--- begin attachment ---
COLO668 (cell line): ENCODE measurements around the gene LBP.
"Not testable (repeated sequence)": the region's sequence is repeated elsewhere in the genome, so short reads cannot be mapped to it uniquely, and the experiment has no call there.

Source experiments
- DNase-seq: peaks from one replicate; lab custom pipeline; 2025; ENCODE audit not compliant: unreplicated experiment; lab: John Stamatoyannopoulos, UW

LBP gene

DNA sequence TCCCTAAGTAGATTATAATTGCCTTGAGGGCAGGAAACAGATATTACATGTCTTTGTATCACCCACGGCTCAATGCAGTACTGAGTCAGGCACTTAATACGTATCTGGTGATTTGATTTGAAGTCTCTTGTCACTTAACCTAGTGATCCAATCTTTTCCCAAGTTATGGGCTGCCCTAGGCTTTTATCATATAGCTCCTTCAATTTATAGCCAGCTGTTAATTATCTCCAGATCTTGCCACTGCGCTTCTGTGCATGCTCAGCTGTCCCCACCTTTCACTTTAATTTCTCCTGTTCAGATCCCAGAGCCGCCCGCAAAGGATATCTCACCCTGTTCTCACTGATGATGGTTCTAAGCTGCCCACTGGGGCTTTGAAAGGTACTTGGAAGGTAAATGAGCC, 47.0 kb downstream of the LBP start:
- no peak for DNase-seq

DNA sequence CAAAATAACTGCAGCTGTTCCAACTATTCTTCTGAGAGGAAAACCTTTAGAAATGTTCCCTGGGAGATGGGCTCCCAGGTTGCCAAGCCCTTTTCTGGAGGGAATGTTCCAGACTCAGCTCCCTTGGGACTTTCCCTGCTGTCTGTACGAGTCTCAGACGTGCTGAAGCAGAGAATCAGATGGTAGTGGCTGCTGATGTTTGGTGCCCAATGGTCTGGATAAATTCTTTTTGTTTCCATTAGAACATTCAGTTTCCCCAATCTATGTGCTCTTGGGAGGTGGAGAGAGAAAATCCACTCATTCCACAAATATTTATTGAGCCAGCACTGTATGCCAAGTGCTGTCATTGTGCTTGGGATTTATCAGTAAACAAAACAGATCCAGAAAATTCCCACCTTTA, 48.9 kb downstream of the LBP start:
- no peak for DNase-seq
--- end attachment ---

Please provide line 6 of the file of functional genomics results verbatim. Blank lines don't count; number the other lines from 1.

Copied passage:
DNA sequence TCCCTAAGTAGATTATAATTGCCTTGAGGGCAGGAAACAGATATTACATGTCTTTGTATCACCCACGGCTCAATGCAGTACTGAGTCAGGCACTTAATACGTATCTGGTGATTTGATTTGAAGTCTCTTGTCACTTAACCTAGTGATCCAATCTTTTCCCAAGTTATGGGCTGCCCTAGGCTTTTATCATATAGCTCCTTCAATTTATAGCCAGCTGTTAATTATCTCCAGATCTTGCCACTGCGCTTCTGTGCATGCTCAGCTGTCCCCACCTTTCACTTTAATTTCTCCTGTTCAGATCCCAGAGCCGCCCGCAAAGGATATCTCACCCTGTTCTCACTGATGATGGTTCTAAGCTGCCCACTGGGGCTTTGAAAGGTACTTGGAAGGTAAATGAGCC, 47.0 kb downstream of the LBP start: